So I just came back home yesterday from this amazing adventure. The student union had put their heads together with travel agency Scanbalt to organise an amazing trip to Lapland. That’s how I ended up with way too many bags biking towards the central station where a group of excited students stood waiting to board the bus. Indeed, the bus. An approximately 1200 km, 18 hours journey was ahead of us…
“The famous yet controversial mine seems to be responsible for both origin and destruction of the town.”
You can imagine the joy when we finally reached our first destination: Kiruna. This most Northern town of Sweden has quite a fascinating story. Kiruna is located nearby the World’s largest underground iron ore mine. This famous yet controversial mine seems to be responsible for both origin and destruction of the town. Though I think it should be mentioned that before the town was built these grounds were already part of Sápmi. As mining continues the ground at the surface deforms which will make large part of the town unsafe to live in the future. Therefore half of the town – including the city-centre – will be either moved or demolished in the coming years, a massive project.
We started the day with a guided walking tour and visited the beautiful church and massive town hall. This church is one of Sweden’s largest wooden buildings and is open to any religion. Isn’t that a wonderful idea? The town hall seems a bit grey and industrial from the outside, but as soon as you walk inside this feeling changes rapidly. It is rather cosy, exactly what the architects intended, even though they based their design on the inside Alcatraz prison.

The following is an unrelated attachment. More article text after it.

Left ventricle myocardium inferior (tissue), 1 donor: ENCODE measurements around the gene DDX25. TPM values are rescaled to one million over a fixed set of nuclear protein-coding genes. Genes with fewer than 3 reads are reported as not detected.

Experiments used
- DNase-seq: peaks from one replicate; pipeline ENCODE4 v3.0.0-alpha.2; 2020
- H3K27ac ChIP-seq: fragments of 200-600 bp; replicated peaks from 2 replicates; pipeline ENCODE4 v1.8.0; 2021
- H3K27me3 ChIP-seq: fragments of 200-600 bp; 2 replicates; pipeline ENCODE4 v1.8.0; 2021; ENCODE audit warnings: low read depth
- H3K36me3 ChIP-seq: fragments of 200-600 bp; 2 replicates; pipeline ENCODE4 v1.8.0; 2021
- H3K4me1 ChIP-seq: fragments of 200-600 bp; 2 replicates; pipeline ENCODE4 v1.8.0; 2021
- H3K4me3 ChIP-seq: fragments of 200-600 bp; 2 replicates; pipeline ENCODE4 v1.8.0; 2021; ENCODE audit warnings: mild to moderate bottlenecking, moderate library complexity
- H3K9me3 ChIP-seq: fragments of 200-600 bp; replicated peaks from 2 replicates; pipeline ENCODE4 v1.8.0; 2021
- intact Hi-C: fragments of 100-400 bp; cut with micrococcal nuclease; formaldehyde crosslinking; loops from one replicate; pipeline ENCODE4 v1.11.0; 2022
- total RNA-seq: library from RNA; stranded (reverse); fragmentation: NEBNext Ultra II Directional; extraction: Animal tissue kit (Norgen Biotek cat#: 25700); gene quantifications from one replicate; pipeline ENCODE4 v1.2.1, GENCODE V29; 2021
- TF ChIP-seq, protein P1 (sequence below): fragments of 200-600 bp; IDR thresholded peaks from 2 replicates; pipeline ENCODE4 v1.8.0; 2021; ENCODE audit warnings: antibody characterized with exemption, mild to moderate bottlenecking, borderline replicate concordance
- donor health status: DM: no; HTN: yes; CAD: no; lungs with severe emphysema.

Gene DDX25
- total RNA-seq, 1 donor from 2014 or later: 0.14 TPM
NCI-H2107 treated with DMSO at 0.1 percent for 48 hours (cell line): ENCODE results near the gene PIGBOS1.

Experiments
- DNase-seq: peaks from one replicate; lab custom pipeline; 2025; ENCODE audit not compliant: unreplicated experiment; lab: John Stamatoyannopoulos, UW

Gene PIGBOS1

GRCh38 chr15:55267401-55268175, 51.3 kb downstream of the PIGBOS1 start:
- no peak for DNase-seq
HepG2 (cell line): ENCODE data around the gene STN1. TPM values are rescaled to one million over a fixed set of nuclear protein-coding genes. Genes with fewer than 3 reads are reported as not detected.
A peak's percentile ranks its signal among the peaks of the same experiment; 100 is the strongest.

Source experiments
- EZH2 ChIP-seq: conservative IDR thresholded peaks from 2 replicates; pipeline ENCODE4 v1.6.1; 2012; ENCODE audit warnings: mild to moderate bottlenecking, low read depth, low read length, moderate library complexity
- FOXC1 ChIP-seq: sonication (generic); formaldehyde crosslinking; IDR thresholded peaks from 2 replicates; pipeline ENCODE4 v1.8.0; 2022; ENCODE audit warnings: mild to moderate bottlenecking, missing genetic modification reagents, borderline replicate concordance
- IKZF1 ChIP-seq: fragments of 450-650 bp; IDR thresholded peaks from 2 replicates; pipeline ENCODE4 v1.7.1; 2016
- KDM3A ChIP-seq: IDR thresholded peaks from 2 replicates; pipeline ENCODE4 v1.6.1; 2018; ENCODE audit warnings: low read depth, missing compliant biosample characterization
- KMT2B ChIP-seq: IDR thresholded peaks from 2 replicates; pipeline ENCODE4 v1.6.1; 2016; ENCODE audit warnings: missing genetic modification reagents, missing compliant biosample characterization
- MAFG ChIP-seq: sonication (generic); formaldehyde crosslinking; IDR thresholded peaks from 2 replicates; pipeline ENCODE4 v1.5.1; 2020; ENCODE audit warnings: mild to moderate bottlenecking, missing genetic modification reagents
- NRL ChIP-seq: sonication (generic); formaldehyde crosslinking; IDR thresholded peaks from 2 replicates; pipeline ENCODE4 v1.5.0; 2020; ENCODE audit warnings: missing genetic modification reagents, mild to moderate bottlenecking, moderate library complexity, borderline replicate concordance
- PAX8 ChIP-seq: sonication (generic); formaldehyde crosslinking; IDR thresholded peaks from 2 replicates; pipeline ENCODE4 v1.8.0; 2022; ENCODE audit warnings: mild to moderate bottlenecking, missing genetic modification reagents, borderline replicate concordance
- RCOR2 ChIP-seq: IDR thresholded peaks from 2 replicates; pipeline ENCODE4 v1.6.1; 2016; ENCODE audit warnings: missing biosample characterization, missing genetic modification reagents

Silhouettes of the church of Kiruna against the warm colours of sunrise
Everybody got really excited as it was almost time for our second activity that day. We were going dog sledding and driving snow mobiles! As we arrived a little early on the farm we had the opportunity to cuddle with husky puppies. No matter the cold, your heart just melted. Even though we were already wearing many, many layers we went to dress up with extra winter overalls before jumping on the snow mobiles. Driving the snowmobiles was so much fun, we kept shouting of joy while speeding through the snow. Halfway we had a break where we switched to the dog sledding after warming ourselves with tea and cake at a fireplace.
This was probably the happiest bunch of dogs I’ve ever seen. They were relaxed when left alone, but as soon as people approached they were extremely enthusiastic for cuddles. Their excitement reached even higher when it became clear we would climb on the sledges soon. Impressive how much weight these dog can pull through the snow! The team of dogs in front of our sledge were partly top-athletes; about half of them took part in World famous races in Alaska. I talked for a while with our dog guide and it was really interesting to learn about breeding, training and housing of the dogs. As an animal scientist you just can’t help yourself from keeping asking questions in situations like these 😉
Meet the Alaskan huskies | Our snowmobile | View while sledding through the Arctic tundra
To prevent these posts from becoming incredibly long, I decided to split the story into several parts. In the next post I will tell you all about the eccentric ice-hotel and delightful Sami people we visited.